Zach Randolph and the Memphis Grizzlies powered their way to another playoff upset Sunday - not that he considers it one.
Randolph had a playoff career-high 34 points and 10 rebounds, Marc Gasol added 20 points and 13 boards, and the Grizzlies outmatched the Oklahoma City Thunder inside for a 114-101 victory in the opening game of the Western Conference semifinals in Oklahoma City.
“We believe,” Randolph said. “We definitely believe. Our confidence is up high. I tell the guys we can compete and play with anybody.”
Just as they did in a first-round upset of top-seeded San Antonio, Randolph and Gasol provided enough punch to give eighth-seeded Memphis a road victory in Game 1.
Randolph and Gasol each scored 20 points in the same regular-season game once this season, but did it in Game 1 against the Spurs and again Sunday to negate the Thunder’s home advantage.
“I think we always try to do that. The thing is that it’s not always possible,” Gasol said. “We always try to come out and execute and play the right way. It’s not always possible. Teams are going to adjust, and they’re going to do something different.
“We’ve got to keep being hungry, keep being unselfish offensively and defensively and keep playing the right way.”
Game 2 is Tuesday in Oklahoma City.
Kevin Durant led the Thunder with 33 points and 11 rebounds. Russell Westbrook scored 29, but the All-Star tandem couldn’t overcome a big advantage in the paint for Memphis.
Randolph had two games with at least 30 points and 10 rebounds in the regular season against the Thunder, as Memphis won the series against the former Seattle SuperSonics, 3-1. And he was at it again from the tip, scoring the Grizzlies’ first seven points to provide them a lead they wouldn’t relinquish.
“You can’t stop him. You’ve got to make them shoot tough shots like he’s been doing, but if he’s making them, he’s tough to stop,” Durant said.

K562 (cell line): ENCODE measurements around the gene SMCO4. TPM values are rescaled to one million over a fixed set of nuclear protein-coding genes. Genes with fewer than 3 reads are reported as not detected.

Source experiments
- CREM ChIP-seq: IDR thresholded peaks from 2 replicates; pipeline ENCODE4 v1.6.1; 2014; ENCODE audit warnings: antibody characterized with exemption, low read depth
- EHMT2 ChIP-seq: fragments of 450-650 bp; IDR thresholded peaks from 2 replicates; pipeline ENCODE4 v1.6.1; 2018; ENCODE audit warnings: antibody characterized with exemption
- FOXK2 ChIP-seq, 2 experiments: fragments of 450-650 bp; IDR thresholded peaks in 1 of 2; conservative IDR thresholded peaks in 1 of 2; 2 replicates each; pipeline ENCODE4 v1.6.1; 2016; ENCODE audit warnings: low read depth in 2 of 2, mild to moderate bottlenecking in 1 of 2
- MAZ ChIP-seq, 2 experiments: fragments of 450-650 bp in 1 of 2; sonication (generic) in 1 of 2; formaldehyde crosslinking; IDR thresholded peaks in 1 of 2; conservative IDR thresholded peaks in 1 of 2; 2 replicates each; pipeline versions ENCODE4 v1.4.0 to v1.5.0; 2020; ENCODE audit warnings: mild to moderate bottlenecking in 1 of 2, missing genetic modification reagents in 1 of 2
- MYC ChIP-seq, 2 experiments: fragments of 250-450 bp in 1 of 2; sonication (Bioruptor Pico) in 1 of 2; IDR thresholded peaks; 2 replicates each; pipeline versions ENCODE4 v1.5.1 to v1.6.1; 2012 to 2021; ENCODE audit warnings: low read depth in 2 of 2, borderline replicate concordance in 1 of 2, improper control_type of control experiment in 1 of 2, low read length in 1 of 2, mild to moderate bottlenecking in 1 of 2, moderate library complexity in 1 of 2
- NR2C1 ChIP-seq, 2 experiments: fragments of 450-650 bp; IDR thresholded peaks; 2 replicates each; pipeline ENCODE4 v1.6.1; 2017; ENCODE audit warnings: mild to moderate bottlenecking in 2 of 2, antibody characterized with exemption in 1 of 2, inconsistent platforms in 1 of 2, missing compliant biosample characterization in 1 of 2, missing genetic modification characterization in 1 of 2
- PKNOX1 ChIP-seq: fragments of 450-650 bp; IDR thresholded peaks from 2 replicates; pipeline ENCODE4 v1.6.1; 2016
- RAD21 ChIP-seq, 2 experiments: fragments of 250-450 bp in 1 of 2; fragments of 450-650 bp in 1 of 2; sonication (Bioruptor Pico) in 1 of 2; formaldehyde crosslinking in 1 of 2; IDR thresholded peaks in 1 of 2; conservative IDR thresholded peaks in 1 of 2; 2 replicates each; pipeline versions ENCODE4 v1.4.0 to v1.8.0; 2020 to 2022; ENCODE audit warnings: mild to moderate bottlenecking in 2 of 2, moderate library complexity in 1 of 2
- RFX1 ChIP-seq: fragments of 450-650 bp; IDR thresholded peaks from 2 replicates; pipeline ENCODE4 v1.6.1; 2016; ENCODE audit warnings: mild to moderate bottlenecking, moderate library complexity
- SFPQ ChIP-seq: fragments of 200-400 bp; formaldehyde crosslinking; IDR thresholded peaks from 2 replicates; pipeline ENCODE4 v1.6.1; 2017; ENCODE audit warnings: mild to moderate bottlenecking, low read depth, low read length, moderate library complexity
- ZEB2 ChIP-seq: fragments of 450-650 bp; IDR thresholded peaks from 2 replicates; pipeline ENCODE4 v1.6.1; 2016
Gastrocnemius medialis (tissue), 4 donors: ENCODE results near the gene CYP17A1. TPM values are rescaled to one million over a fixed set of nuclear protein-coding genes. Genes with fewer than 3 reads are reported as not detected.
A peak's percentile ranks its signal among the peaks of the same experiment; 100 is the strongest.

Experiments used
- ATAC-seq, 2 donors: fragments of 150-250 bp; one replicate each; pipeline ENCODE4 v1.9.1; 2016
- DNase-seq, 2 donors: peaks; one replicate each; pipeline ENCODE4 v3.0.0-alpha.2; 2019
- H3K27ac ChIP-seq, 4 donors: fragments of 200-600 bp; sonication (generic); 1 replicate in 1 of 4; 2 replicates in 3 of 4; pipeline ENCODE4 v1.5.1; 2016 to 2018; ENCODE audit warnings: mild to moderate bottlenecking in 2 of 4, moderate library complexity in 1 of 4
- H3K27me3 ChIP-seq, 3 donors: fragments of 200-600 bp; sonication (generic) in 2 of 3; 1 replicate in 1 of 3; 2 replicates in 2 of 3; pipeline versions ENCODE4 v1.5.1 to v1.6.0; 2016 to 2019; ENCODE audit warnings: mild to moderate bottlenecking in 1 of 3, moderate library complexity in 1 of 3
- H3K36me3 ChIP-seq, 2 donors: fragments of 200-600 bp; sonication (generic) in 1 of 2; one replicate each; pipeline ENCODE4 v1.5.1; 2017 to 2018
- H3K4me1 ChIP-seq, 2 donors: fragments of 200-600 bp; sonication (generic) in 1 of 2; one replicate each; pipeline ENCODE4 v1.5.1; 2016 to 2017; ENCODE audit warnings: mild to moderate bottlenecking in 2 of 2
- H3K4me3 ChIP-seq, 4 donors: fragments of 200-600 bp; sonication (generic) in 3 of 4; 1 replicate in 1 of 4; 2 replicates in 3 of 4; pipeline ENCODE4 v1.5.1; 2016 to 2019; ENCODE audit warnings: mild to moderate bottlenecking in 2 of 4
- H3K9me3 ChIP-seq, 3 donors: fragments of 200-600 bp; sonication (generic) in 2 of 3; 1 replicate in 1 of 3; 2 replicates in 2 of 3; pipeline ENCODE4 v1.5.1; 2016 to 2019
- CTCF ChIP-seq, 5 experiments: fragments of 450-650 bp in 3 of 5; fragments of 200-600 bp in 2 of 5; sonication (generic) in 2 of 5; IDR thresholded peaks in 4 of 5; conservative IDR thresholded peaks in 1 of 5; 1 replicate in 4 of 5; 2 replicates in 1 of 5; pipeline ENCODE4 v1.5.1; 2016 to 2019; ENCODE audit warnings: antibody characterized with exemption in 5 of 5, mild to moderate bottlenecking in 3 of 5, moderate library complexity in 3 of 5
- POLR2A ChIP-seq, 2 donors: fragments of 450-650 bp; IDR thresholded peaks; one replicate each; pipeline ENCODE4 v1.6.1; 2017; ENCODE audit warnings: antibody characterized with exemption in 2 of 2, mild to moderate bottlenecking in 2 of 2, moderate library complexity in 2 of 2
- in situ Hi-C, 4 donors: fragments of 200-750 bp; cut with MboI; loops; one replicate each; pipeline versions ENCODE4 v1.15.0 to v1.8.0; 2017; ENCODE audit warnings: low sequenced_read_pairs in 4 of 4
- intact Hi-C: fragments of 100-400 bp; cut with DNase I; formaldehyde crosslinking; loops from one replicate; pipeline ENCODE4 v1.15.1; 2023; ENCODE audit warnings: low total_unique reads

“He’s an animal.”
Durant went on to say that he considers Randolph, a 10th-year veteran who’s bounced around the league with no postseason success until this year, to be “the best power forward in the league.”
“I’ve got to agree with that. Thanks, KD,” Randolph said with a smile. “I appreciate that.”
Before this year, Randolph hadn’t made the playoffs since his second year in the league with Portland in 2003 and — like the Grizzlies — had never won a postseason series before.
All that is changing now for Randolph, an All-Star choice last season who was left out of the midseason showcase this year.
“I’ve felt like I don’t get a lot of respect I deserve. It’s nothing personal or nothing,” Randolph said. “I just try to come out and be the same player, consistent during the regular season and during playoffs. I just try to be this way all the time, play my way all the time, and not be up and down.
“The good players be consistent and stay consistent, not just playoffs but during the regular season, also.”
The only player in the league to average at least 20 points and 10 rebounds each of the past three seasons, Randolph teams with Gasol to make the Grizzlies the NBA’s most productive team in the paint with a 51.5-point average.